A recent study showed that grade inflation has become rampant at American universities. What used to be C+ has now become an A-, as more than 3/4 of students in elite universities get grades of A or A-.
This grade inflation is a direct result of the diversity, equity and inclusion (DEI) bureaucracies and their twin concept of intersectionality. DEI requires that groups – rather than individuals – be treated "equitably", and that preferred groups be advantaged in hiring, admissions and other benefits.
Jews and other disfavored minorities are thus discriminated against in grading. The only way individuals from disfavored groups can compete against favored groups is by achieving better grades. But if everyone gets the same A grades, the favored groups will get the job and admission benefits.
Grade inflation – which is more prevalent in the social sciences than in the hard sciences – also reflects the subjectivity and propagandistic nature of many of today's courses, in which all ideas are deemed equal (except conservative ones, which students are afraid to articulate, lest their A- collapse into a D or F.)
This is all part of the DEI attack on meritocracy. DEI demands that individuals be judged by the color of their skin and their identity rather than the content of their character — or their grades. Not that grades should always be determinative, but they are part of any fair meritocratic evaluation process.
Some schools have eliminated grades entirely in the name of equity. Others have achieved similar results by eliminating differences in grading: if everyone gets an A, no one gets an A. It's all part of "equity grading" instead of meritocracy grading.
Blind grading was introduced in many schools to eliminate bias. It worked for women who generally benefited from the blindfold, as they did from screened auditions by orchestras. But it did not work for some preferred minorities. So DEI now demands that schools begin with the goal of achieving equity grading by any means, including non-blind grading, grade inflation or grade abolition. Anything to undercut the equality of meritocratic blind grading that didn't achieve the goals of DEI.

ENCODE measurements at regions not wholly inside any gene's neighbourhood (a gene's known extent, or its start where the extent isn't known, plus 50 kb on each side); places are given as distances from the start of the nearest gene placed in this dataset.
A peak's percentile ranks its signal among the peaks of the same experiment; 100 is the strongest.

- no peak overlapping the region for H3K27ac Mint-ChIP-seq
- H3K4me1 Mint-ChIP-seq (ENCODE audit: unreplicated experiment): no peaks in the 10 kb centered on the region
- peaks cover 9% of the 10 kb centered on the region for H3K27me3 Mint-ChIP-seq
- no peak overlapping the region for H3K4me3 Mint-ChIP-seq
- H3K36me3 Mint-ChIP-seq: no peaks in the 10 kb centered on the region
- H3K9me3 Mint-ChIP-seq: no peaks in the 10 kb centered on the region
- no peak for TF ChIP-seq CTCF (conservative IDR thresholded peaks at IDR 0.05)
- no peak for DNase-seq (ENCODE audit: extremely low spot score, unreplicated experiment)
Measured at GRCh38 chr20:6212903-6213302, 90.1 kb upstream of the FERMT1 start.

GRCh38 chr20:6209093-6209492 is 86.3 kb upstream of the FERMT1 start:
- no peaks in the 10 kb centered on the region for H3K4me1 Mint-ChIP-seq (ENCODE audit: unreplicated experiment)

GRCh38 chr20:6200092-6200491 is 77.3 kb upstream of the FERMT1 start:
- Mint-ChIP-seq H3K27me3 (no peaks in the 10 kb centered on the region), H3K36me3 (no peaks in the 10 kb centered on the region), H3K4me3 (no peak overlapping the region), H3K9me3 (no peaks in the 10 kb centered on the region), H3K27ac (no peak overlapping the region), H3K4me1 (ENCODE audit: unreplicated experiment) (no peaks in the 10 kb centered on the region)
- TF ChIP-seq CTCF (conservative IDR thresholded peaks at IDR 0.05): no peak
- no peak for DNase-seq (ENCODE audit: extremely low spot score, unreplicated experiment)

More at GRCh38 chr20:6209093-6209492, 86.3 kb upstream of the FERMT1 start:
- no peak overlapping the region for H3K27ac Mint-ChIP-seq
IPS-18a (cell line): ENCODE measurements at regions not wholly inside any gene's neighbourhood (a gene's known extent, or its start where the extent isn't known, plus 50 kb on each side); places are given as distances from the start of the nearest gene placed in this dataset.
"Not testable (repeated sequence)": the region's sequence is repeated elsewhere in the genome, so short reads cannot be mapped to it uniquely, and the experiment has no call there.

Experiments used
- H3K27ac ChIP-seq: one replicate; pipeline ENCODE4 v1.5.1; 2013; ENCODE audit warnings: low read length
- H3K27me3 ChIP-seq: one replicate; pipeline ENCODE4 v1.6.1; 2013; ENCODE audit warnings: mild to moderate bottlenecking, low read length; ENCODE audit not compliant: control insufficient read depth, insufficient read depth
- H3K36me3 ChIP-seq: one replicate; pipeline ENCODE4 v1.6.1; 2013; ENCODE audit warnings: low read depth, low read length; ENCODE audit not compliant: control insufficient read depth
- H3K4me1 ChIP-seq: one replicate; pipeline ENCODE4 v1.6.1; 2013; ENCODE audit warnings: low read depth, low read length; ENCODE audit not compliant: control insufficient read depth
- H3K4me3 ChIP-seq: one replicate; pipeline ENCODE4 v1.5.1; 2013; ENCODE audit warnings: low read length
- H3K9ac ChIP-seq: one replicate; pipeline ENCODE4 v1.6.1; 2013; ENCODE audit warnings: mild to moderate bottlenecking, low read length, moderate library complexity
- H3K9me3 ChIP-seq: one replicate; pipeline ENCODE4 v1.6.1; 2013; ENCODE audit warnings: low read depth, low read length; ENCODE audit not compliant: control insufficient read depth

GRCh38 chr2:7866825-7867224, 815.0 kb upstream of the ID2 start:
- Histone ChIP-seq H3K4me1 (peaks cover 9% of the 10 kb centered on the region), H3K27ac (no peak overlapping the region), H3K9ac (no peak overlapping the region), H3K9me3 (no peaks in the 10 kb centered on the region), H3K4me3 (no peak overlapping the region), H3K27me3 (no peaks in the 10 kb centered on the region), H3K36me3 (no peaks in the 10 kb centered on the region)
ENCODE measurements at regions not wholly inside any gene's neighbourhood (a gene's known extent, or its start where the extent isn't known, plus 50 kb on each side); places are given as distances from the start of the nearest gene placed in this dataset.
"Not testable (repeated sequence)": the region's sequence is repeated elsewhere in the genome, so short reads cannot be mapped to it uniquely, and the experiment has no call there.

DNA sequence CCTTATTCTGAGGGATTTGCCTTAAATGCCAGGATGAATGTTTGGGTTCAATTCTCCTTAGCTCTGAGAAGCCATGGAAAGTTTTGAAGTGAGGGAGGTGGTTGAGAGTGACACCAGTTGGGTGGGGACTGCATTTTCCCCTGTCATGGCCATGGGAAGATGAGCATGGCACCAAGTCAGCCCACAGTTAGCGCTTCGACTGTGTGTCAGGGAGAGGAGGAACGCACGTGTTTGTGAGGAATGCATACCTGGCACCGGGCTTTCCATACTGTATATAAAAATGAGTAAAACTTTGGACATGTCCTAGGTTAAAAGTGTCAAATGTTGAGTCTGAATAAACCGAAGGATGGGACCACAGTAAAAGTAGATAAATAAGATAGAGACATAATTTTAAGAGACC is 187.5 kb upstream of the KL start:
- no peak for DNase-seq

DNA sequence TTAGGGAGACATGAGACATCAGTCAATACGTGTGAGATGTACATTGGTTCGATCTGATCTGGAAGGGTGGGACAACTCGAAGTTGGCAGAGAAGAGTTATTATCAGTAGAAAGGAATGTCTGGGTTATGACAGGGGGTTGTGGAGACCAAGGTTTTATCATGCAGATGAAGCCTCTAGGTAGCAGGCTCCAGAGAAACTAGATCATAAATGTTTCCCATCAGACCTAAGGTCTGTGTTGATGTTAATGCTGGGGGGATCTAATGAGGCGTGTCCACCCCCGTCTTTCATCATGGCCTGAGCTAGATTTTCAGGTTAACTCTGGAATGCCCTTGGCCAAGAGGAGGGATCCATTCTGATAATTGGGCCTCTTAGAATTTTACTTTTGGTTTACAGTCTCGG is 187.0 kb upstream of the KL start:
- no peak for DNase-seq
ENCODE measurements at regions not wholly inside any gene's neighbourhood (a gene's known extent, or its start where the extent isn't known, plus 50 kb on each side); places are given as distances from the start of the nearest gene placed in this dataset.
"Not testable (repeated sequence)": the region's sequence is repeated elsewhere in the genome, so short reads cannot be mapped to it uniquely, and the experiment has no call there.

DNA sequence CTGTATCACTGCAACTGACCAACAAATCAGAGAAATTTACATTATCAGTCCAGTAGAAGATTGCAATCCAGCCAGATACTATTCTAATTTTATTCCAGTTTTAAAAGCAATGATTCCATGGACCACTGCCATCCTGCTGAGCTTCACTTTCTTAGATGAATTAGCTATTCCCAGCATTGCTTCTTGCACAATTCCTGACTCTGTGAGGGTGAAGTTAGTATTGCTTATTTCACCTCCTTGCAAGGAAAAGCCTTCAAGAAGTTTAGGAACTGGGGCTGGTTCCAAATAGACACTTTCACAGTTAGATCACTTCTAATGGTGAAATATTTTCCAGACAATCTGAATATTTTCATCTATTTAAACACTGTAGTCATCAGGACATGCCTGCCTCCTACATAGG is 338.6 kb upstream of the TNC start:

Grading should be fair to all. It should eliminate cultural bias and other elements that subtly discriminate against certain groups. But the goal should be real equality based on hard work, ability and other relevant criteria, not a trophy for everyone who shows up. Indeed today, some students receive an A even if they do not show up!
The negative impact of equity grading is incalculable. It stifles learning, hard work and creativity. It fails to prepare students for the competitive world they will inevitably face after they finish being coddled by universities. It will destroy the competitive advantages American universities used to have.
Once some universities accept equity grading, others will be forced to follow, lest their students who are graded fairly suffer in comparison with students whose grades have been inflated by DEI. It is not as if students have gotten better. To the contrary, they have gotten worse. Only their grades have gotten better. That is a combination that assures failure of the educational mission of universities. But you would not know that because the failure is covered up by artificially elevated grades.
It is said that philosophy is often autobiography, and it is true that ideologies are influenced by experience. That is certainly true of this author. I am what I am because of tough, fair grading. I was admitted to Yale Law School from Brooklyn College by the skin of my teeth. Many of my classmates were the scions of wealth and privilege. A Jewish kid from Brooklyn had no chance of completing with them except by working harder and getting higher grades. Indeed, even after being first in my class, I was turned down by every Wall Street firm, but I was able to secure a Supreme Court clerkship and a Harvard appointment because I achieved a 3.7 average. Today that would put me smack in the middle of the class and without job prospects.
So grade inflation is not victim-free. It benefits some and hurts others. Among those it hurts the most are Jewish, Asian and other students from groups that are excluded by the "inclusion" criteria of DEI. This amounts to discrimination based on ethnicity and religion. In public universities, that is unconstitutional. In private universities, that is simply wrong and immoral.
Equity grading also hurts those within the groups included by DEI who would have achieved high grades without the benefit of grade inflation. It may benefit some in the short term, but in the long-term meritocracy is far better and much fairer to most students, than the artificial construct of group equity.
Alan M. Dershowitz is the Felix Frankfurter Professor of Law, Emeritus at Harvard Law School, and the author most recently of War Against the Jews: How to End Hamas Barbarism. He is the Jack Roth Charitable Foundation Fellow at Gatestone Institute, and is also the host of "The Dershow" podcast.